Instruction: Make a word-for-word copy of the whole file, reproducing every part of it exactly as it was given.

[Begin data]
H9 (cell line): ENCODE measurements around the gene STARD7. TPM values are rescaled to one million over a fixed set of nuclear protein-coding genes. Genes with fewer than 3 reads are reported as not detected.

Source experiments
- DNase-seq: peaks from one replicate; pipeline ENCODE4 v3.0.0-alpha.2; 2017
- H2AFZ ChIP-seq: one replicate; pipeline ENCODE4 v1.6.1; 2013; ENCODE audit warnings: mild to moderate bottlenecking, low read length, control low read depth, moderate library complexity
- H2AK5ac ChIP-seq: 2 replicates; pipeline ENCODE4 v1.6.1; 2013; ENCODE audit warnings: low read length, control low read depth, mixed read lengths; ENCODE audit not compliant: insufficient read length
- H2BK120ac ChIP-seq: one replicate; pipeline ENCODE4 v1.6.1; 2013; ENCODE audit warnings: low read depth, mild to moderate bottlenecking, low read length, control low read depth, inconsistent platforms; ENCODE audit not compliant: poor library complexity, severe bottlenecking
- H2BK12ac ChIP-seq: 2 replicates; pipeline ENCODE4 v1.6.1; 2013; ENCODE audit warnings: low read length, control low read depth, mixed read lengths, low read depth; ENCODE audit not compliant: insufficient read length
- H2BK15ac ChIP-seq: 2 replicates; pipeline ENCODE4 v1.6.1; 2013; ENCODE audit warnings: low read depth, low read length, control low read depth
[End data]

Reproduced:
H9 (cell line): ENCODE measurements around the gene STARD7. TPM values are rescaled to one million over a fixed set of nuclear protein-coding genes. Genes with fewer than 3 reads are reported as not detected.

Source experiments
- DNase-seq: peaks from one replicate; pipeline ENCODE4 v3.0.0-alpha.2; 2017
- H2AFZ ChIP-seq: one replicate; pipeline ENCODE4 v1.6.1; 2013; ENCODE audit warnings: mild to moderate bottlenecking, low read length, control low read depth, moderate library complexity
- H2AK5ac ChIP-seq: 2 replicates; pipeline ENCODE4 v1.6.1; 2013; ENCODE audit warnings: low read length, control low read depth, mixed read lengths; ENCODE audit not compliant: insufficient read length
- H2BK120ac ChIP-seq: one replicate; pipeline ENCODE4 v1.6.1; 2013; ENCODE audit warnings: low read depth, mild to moderate bottlenecking, low read length, control low read depth, inconsistent platforms; ENCODE audit not compliant: poor library complexity, severe bottlenecking
- H2BK12ac ChIP-seq: 2 replicates; pipeline ENCODE4 v1.6.1; 2013; ENCODE audit warnings: low read length, control low read depth, mixed read lengths, low read depth; ENCODE audit not compliant: insufficient read length
- H2BK15ac ChIP-seq: 2 replicates; pipeline ENCODE4 v1.6.1; 2013; ENCODE audit warnings: low read depth, low read length, control low read depth